OXD observes the first National Day for Truth and Reconciliation

Mural artwork on Granville Island by Debra Sparrow, @qwasen, a self-taught Musqueam artist and designer. Photo by Noel Forst.
Mural artwork on Granville Island by Debra Sparrow, @qwasen, a self-taught Musqueam artist and designer. Photo by Noel Forst.

In observance of the National Day for Truth and Reconciliation, September 30th is now a statutory holiday at OXD. This date coincides with Orange Shirt Day, commemorating Indigenous children forced to leave their families to attend residential schools.

We’re encouraging our staff and community members to make the most of this holiday. It’s an opportunity to learn, attend an event, and support local Indigenous businesses.

Ways to learn, understand, and participate on this day.

Wear an orange shirt.

Wearing an orange shirt (or hat, scarf, or any orange item) shows solidarity, honouring and remembering residential school survivors and those who did not survive. It’s a visual reminder that we still have much work to do towards reconciliation. Learn more about Orange Shirt Day and Phyllis Webstad by watching this short video.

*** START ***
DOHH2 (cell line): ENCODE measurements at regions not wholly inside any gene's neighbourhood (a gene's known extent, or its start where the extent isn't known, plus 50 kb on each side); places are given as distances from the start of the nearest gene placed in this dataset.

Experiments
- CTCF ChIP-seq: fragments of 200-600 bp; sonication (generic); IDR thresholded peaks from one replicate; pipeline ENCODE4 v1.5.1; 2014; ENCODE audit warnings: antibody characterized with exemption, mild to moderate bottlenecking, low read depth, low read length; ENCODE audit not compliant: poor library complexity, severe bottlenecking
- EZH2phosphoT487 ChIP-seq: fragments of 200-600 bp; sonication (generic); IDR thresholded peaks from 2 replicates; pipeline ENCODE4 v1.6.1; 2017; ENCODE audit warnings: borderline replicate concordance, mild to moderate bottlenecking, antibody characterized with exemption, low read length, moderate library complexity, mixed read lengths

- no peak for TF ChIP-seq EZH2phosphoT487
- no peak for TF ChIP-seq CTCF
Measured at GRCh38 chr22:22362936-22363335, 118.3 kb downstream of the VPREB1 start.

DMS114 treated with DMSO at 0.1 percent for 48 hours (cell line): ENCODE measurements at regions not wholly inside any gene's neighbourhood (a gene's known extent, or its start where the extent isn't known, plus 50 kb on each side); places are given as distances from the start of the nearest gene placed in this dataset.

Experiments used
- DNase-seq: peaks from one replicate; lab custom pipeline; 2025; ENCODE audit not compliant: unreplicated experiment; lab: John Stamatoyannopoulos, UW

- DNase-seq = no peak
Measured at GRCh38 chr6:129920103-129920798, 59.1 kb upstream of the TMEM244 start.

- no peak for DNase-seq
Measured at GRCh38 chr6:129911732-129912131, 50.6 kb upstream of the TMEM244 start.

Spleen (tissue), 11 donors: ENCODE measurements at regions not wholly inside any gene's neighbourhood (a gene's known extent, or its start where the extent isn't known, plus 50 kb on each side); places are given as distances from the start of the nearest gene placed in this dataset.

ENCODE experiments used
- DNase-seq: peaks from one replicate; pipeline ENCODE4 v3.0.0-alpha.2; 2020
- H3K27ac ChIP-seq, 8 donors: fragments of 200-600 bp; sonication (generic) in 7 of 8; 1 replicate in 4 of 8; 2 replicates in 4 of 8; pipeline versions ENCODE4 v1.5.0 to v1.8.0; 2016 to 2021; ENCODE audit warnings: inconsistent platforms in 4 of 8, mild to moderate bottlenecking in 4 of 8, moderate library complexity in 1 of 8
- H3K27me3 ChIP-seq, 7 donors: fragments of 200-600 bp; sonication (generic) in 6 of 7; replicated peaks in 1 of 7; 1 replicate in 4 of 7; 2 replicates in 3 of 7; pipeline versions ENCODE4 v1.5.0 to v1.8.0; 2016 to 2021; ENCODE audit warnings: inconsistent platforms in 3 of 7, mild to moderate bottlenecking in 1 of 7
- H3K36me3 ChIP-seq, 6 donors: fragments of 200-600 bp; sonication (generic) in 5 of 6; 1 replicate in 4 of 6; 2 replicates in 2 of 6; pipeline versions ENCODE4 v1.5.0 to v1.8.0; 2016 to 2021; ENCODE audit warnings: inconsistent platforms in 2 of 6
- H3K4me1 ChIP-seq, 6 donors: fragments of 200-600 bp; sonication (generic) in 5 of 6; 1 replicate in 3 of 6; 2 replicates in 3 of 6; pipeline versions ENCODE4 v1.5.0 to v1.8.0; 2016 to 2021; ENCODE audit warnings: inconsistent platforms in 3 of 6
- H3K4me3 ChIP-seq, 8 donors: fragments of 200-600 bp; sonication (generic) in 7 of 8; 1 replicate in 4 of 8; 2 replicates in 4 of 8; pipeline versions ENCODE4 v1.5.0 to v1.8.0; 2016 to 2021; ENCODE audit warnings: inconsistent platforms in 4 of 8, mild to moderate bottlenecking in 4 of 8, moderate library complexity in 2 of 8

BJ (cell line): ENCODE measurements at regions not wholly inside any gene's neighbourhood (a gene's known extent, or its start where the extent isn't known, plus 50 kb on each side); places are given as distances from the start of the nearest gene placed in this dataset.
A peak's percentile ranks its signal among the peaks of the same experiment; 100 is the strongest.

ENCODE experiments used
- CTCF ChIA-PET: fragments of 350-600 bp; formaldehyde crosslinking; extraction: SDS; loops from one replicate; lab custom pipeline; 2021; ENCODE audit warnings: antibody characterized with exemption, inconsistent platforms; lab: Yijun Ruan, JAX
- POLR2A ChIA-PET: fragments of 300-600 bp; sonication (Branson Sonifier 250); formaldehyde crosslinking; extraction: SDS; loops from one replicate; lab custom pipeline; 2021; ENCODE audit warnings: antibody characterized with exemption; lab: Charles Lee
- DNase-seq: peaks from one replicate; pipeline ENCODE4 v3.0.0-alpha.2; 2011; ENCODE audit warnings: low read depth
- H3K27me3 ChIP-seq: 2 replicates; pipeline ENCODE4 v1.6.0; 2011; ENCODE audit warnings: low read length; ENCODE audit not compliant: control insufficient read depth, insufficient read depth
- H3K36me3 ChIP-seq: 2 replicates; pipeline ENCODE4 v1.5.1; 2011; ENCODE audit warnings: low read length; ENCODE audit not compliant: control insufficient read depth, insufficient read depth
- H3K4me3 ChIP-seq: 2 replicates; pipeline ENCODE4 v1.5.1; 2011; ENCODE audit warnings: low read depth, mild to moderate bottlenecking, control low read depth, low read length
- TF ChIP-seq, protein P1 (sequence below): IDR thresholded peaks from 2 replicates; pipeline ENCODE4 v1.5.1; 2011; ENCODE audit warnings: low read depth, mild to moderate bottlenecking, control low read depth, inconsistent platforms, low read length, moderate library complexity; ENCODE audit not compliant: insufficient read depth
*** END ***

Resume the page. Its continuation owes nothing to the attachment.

Take some time to read or listen.

Enrol in an educational course.

Use inclusive practices in your work.

Participate in an event.

Take a trip.

Indigenous Peoples have called these lands home for millenia. You can support these organizations with a trip or day tour.

Destination Indigenous

Offering experiences to see the beauty of nature through Indigneous eyes and feel a deep connection by sharing Indigenous traditions and stories throughout BC. 

Talaysay Tours

Offering  Aboriginal cultural and eco-tourism experiences in and around Vancouver, Squamish, and the Sunshine Coast. 

Support local businesses.

Share a coffee, lunch, or dinner at any of the Indigenous-owned establishments in Vancouver.

Spirit Bear Coffee Company

Based in Port Coquitlam, their beans are sold at over 600 locations across Canada. The company sells a variety of espresso beans including “Raven'' (full of life and strength), “Eagle” medium roast (soaring flavour), and “Frog-Breakfast Blend” light roast (jump start your day).

Salmon n’ Bannock Bistro

Salmon n’ Bannock Bistro is entirely Indigenous owned and operated. Their intention is to provide a “gathering place where the focus is on the people and the food”.  Their Urban Smoked Salmon Burger sounds amazing to us!

Mr. Bannock

Who doesn’t love a food truck? Mr. Bannock is “Vancouver’s first Indigenous food truck”. The menu boasts fresh local ingredients and ancient cooking methods.

Additional resources

Visit the resources page on the Gord Downie & Chanie Wenjack Fund website for even more ways to help commemorate the first National Truth and Reconciliation Day. 

Join us

We’re making a pledge to move towards reconciliation. Learn more about the initiatives we’re taking to support an inclusive workplace